A remarkable increase in the incidence of prostate cancer was observed in the United
States in the 1990s. This observation can be attributed to the widespread use of PSA
testing. From 1984 to 1994, the use of PSA testing for diagnostic purposes increased
dramatically and the percent of cancers diagnosed due to PSA increased from 5.1% to
60.6% over this period of time. More importantly, the vast majority of these cancers
were diagnosed at an early stage when most treatment options are available to the
patient. Additionally, most of these cancers diagnosed with PSA are clinically
Prostate specific antigen (PSA) is a protein that is almost exclusively produced by the
prostate gland. This unique attribute has allowed medical professionals to utilize it for
the detection of prostate cancer which is the most common cancer men will be
diagnosed with in their lifetime and the second most common cause of cancer death.
In 2004, there was an estimated 230,000 men diagnosed with prostate cancer and over
30,000 deaths from this disease. Large population screening studies have shown
that the best way to increase the detection of prostate cancer while it is still at a curable
stage is to use PSA as an initial screening test.
Prior to the discovery of PSA, physicians almost exclusively relied on digital rectal
examination (DRE) for diagnosing prostate cancer. Many men presented at that time
with advanced or incurable disease. Over the last ten years we have seen a significant
drop in the incidence of patients presenting with metastatic disease and this has been
linked directly to the widespresd use of PSA. DRE alone will miss up to 45% of cancers
while PSA alone will only miss 18% of cancers in one large multicenter screening
study. Thus, utilizing PSA with DRE for screening will improve cancer detection to 81%
over DRE alone giving us an overall detection rate of 82%.
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The normal level for PSA is less than 4 ng/ml. There are multiple reasons why your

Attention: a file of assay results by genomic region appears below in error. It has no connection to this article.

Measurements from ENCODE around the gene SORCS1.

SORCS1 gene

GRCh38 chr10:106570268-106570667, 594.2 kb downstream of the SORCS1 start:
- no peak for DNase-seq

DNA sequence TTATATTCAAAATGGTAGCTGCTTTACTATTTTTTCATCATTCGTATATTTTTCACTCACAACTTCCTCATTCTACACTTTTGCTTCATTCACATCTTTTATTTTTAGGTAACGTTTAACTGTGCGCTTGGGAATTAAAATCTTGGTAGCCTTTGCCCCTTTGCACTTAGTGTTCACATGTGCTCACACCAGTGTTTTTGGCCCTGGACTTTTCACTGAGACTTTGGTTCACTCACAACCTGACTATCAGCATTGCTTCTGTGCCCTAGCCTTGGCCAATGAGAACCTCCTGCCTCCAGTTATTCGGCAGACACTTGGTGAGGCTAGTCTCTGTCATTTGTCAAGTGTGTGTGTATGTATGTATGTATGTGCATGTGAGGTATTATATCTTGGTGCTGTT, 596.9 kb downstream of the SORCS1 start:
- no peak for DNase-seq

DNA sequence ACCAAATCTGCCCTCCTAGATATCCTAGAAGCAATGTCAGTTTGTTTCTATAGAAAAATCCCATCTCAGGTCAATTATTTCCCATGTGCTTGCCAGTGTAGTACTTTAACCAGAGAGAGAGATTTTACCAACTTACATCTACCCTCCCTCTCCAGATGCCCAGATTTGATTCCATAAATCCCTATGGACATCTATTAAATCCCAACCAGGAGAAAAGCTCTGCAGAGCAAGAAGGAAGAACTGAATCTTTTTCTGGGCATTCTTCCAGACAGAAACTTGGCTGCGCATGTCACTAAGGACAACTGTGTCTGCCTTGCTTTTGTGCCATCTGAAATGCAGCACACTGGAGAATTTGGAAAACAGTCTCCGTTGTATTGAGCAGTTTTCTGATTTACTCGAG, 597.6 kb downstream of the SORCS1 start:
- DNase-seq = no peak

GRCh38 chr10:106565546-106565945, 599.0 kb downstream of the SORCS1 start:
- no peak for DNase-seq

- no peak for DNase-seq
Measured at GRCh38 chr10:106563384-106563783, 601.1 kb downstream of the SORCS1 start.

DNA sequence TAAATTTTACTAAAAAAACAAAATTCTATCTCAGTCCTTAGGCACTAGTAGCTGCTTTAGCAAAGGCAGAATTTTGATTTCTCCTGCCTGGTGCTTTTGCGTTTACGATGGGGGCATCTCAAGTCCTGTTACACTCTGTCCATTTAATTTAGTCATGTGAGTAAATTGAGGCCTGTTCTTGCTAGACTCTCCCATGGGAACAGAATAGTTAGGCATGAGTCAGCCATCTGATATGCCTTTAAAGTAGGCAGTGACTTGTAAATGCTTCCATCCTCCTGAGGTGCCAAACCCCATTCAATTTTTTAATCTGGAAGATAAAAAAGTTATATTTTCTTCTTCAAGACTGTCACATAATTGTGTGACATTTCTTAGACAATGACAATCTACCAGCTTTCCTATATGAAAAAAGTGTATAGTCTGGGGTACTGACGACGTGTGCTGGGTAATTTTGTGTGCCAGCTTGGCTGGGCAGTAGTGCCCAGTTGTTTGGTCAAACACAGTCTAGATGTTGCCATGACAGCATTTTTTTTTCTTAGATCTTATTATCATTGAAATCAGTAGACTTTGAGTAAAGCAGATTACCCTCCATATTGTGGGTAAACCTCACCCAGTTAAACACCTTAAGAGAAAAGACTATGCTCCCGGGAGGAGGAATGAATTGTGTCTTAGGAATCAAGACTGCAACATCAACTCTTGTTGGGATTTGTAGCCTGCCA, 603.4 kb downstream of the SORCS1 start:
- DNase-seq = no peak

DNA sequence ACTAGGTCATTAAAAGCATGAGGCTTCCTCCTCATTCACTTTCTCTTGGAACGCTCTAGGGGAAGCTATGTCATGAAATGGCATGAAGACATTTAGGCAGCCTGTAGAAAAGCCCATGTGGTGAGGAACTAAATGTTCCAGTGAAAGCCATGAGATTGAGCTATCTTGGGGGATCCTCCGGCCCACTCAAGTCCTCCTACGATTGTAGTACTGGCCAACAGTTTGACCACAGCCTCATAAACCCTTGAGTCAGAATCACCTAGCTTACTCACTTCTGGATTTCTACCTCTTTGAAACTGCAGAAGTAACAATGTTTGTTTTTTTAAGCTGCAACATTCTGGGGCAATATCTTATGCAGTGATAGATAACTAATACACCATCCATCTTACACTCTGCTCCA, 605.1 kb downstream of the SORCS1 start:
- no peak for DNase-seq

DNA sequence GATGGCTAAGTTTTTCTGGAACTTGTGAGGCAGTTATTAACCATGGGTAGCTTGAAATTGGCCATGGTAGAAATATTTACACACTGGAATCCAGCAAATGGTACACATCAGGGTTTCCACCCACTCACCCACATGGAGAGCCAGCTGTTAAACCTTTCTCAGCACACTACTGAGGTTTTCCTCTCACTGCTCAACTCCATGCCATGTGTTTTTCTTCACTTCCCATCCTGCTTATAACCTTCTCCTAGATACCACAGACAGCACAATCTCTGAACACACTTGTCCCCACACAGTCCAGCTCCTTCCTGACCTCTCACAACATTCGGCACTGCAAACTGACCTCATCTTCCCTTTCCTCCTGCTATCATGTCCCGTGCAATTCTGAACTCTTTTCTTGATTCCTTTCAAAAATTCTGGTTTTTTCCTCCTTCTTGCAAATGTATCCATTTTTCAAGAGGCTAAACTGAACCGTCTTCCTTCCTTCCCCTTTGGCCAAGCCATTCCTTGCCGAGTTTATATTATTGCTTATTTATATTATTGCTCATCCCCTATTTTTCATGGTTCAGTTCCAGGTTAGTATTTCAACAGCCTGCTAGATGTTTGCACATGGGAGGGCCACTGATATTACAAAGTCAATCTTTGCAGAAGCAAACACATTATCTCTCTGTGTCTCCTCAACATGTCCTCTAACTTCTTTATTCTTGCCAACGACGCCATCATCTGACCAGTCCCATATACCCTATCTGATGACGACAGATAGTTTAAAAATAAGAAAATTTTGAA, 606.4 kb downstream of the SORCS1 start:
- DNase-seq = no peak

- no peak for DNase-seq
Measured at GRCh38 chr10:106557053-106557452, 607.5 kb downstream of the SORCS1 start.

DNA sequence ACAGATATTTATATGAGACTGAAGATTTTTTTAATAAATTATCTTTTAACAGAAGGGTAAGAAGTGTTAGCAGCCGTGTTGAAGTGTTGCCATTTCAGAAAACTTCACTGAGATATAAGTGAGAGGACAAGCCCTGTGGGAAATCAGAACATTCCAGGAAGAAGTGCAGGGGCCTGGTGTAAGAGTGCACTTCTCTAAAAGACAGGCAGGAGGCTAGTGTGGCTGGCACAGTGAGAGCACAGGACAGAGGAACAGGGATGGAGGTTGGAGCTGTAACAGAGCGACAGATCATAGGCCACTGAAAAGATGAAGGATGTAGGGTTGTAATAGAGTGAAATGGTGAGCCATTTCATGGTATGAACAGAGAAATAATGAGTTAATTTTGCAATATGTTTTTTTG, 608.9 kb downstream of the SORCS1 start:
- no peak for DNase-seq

PSA can become elevated. Enlargement of the prostate gland (BPH), infection, prostate
cancer, recent ejaculation, placement of a urinary catheter, prostate biopsy or
instrumentation of the urinary system can all cause elevation of your PSA. Contrary to
popular belief, DRE does not cause your PSA to become elevated to any clinically
The percentage of elevated PSA in the range of 4-10 ng/ml that is attributed to prostate
cancer is only 31.5%. This number rises to greater than 50% when we only consider
those patients with a PSA above 10 ng/ml. This means that the majority of cases of an
elevated PSA can be attributed to benign causes, mainly BPH. This is why we need to
biopsy many men who will never have prostate cancer to better detect this subset of
men with the disease. However, the advantage of this established biopsy criteria is that
88% of cancers that are diagnosed with a PSA less than 10 ng/ml will have disease
confined to the prostate.
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The American Urological Association (AUA) has established guidelines for prostate
cancer screening. Every man who is 50 years old should undergo prostate cancer
screening with a PSA and DRE on an annual basis. If the patient is African-American or
has a first degree relative diagnosed at an early age with prostate cancer, then they
should start screening at the age of 40. This can be performed by the patientís primary
care physician or an urologist. Screening should continue until the age of 72 or as long
as the patient has a greater than 10 year life expectancy. The rationale for this has
been that prostate cancer is a slow growing cancer and that only younger patients or
those with a greater than 10 year life expectancy will benefit from treatment. Patients
who have undergone a prior vasectomy are NOT at any increased risk of developing
prostate cancer and therefore should only follow the above guidelines.
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There are a variety of commercially available PSA screening tests available. These
tests use 4.0 ng/ml as a cutoff for a normal value. The sensitivity of these tests starts at
0.1 ng/ml. Most men with a prostate will have a PSA somewhere in this range. A
ďsuper sensitiveĒ PSA test is also available and can detect changes in PSA at a much
lower level, however, this test is only useful after radical prostatectomy to detect early
recurrences. A total PSA test is the only test currently recommended for screening for
prostate cancer. However, because an elevated PSA between 4-10 ng/ml is only
predictive of cancer in approximately 30% of patients, a more precise way of looking at
PSA is needed. Urologists have developed several useful ways to make PSA more
helpful for detecting cancer.
PSA velocity is a useful measurement for differentiating benign from malignant
elevations of PSA. Three measurements, over a two year period obtained from the
same lab can be used to determine PSA velocity. A rise of greater than 0.75 ng/ml/year
is suggestive of cancer while lower rises suggest benign disease.
Another useful way of evaluating PSA is by using age-specific reference values. By
lowering the threshold for younger men and raising it for older ones to account for
natural enlargement of the prostate, we can eliminate unnecessary biopsies. PSA